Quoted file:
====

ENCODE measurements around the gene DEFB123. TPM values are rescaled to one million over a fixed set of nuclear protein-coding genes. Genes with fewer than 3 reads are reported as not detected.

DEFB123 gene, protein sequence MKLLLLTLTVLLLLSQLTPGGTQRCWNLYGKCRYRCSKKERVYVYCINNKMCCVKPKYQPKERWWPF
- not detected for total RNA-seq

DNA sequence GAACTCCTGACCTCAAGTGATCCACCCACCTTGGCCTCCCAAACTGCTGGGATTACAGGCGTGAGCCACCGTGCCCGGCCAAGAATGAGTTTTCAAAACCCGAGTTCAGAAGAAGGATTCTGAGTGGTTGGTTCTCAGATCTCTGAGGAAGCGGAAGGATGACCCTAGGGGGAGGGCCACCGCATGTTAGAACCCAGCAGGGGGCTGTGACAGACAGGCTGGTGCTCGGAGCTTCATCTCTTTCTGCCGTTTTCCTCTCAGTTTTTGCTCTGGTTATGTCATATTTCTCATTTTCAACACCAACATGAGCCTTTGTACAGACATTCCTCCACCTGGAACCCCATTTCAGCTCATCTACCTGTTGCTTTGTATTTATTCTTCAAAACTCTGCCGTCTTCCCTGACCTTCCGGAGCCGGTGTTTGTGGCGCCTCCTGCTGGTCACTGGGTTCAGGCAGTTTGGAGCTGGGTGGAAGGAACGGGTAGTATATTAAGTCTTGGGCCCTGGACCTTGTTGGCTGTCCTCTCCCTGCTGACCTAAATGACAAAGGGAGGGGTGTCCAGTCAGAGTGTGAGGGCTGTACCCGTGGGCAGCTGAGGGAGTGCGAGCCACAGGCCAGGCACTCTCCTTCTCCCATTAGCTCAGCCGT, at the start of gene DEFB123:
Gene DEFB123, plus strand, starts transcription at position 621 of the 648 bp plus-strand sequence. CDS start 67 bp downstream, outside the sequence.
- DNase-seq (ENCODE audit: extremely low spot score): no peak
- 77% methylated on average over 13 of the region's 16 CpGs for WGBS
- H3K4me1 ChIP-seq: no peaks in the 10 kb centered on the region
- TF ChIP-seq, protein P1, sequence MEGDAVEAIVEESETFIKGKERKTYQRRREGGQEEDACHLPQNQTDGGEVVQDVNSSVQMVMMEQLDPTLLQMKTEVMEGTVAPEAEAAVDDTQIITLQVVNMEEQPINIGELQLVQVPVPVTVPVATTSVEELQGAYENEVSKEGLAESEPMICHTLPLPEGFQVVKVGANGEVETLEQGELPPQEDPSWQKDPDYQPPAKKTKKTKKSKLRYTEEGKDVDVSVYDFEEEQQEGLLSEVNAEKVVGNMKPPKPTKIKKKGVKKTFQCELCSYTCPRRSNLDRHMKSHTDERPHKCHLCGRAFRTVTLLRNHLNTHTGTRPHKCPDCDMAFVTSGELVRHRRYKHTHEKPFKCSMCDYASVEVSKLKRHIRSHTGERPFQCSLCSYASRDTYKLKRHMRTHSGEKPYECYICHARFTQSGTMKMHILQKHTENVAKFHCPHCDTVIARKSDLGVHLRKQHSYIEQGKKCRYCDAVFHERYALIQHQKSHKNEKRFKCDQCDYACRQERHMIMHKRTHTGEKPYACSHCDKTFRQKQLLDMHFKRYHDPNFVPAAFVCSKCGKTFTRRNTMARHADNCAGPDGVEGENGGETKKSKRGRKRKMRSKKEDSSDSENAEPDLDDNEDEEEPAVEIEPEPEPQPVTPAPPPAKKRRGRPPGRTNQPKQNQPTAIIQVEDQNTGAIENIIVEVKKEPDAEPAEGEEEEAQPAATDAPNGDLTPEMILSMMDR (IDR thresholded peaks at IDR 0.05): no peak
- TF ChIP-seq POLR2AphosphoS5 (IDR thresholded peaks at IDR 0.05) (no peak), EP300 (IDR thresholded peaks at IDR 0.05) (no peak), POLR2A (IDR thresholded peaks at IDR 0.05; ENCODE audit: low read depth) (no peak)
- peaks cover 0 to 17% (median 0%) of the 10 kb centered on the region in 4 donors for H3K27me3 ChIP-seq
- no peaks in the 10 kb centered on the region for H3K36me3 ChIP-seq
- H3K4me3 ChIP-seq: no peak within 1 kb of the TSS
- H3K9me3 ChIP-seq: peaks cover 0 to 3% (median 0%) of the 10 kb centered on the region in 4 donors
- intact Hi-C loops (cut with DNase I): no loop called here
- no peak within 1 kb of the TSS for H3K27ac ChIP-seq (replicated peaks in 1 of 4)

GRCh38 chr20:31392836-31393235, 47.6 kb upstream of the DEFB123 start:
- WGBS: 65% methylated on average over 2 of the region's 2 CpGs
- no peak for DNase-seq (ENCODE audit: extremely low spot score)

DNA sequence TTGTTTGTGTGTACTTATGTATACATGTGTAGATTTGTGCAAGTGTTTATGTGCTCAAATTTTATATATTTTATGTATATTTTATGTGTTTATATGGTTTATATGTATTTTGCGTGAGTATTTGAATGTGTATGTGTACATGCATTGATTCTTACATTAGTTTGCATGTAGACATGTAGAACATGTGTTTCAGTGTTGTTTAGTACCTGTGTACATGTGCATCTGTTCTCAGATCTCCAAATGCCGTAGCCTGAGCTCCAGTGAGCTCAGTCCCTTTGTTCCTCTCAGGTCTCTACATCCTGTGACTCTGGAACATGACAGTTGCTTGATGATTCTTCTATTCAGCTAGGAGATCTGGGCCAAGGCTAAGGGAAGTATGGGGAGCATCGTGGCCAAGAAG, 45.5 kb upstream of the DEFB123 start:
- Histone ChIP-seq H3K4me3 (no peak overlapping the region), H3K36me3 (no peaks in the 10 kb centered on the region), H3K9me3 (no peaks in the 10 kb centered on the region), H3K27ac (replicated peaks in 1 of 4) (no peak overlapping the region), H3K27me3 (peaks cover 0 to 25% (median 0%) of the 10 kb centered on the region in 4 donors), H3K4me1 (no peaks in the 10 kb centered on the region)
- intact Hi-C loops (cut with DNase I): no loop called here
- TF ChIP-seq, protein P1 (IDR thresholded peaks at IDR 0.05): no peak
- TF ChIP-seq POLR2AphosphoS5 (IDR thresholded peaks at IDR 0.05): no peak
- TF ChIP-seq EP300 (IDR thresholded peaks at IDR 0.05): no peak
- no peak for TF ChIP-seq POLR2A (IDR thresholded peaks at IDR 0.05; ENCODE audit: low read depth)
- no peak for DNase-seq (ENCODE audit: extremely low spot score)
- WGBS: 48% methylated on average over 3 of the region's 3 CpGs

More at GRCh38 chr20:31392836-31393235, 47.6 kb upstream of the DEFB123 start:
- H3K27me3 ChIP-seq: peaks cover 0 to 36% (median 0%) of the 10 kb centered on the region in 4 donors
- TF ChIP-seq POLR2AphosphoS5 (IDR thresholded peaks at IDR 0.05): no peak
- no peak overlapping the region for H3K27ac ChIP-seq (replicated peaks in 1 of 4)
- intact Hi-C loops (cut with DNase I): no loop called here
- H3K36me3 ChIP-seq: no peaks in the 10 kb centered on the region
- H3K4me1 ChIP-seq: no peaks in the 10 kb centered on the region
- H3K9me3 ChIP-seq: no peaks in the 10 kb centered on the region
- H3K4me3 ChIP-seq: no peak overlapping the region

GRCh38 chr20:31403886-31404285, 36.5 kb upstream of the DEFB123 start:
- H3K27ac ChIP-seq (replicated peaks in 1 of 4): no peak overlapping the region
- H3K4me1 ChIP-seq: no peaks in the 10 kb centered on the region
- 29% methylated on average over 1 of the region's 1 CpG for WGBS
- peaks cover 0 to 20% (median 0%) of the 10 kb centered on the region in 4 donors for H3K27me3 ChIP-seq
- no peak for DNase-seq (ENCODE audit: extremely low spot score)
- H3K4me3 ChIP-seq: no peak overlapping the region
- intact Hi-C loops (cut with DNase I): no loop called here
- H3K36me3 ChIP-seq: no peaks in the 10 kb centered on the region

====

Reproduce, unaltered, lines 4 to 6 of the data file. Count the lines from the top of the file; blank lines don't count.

DNA sequence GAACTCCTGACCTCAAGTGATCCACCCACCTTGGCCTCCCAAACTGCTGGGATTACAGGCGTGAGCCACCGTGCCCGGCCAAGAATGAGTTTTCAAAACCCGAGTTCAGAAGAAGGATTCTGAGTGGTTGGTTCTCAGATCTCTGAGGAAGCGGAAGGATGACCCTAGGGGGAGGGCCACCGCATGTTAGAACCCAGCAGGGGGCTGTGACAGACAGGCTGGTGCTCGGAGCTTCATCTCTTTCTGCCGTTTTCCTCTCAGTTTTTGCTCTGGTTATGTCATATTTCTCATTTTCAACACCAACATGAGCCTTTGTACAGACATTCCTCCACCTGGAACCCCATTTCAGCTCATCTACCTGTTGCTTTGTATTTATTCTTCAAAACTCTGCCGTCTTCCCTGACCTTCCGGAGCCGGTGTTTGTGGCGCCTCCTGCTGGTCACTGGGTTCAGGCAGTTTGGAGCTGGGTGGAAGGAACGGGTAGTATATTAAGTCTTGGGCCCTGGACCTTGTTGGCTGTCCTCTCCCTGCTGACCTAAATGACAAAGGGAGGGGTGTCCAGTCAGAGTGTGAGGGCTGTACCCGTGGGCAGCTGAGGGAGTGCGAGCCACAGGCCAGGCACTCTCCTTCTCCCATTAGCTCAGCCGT, at the start of gene DEFB123:
Gene DEFB123, plus strand, starts transcription at position 621 of the 648 bp plus-strand sequence. CDS start 67 bp downstream, outside the sequence.
- DNase-seq (ENCODE audit: extremely low spot score): no peak